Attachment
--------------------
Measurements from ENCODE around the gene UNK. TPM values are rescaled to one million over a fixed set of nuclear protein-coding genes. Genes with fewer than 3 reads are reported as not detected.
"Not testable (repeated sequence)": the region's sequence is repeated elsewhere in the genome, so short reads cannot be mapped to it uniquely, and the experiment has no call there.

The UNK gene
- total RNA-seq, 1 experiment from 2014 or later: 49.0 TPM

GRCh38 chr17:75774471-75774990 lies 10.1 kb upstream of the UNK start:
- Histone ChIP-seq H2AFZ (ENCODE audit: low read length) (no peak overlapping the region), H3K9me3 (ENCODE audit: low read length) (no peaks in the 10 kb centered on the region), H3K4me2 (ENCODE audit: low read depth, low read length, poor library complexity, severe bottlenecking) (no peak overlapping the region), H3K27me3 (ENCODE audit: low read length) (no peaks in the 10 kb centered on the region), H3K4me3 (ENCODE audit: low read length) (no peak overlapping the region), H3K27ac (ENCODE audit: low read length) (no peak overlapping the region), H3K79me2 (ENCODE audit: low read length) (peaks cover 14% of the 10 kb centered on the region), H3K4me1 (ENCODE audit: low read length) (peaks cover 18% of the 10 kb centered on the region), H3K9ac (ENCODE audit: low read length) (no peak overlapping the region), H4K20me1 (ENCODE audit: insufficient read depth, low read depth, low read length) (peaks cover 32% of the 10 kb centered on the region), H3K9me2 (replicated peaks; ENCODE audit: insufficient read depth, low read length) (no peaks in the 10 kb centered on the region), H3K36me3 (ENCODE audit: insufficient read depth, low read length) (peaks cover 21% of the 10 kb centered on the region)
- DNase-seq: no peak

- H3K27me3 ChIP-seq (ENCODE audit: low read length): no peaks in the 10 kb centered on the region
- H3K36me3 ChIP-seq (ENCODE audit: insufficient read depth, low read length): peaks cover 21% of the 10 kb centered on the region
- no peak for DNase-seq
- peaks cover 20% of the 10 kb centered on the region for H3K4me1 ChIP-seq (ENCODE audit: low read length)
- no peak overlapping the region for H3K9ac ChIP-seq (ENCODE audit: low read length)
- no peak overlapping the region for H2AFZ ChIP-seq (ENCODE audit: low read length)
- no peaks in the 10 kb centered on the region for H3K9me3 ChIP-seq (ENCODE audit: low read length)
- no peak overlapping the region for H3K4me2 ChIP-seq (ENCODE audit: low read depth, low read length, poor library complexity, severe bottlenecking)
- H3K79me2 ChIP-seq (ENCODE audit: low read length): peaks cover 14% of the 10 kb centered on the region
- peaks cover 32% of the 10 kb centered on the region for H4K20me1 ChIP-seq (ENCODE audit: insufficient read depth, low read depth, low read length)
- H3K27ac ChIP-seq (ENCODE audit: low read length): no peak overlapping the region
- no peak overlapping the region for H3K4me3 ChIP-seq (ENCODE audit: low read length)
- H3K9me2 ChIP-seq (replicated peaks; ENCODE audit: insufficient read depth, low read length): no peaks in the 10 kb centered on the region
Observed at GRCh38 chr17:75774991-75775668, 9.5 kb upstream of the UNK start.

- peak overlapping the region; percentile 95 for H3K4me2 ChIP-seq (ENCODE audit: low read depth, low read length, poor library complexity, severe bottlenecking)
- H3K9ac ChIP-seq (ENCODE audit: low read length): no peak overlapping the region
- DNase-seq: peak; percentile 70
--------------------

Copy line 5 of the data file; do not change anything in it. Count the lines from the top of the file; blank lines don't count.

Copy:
GRCh38 chr17:75774471-75774990 lies 10.1 kb upstream of the UNK start: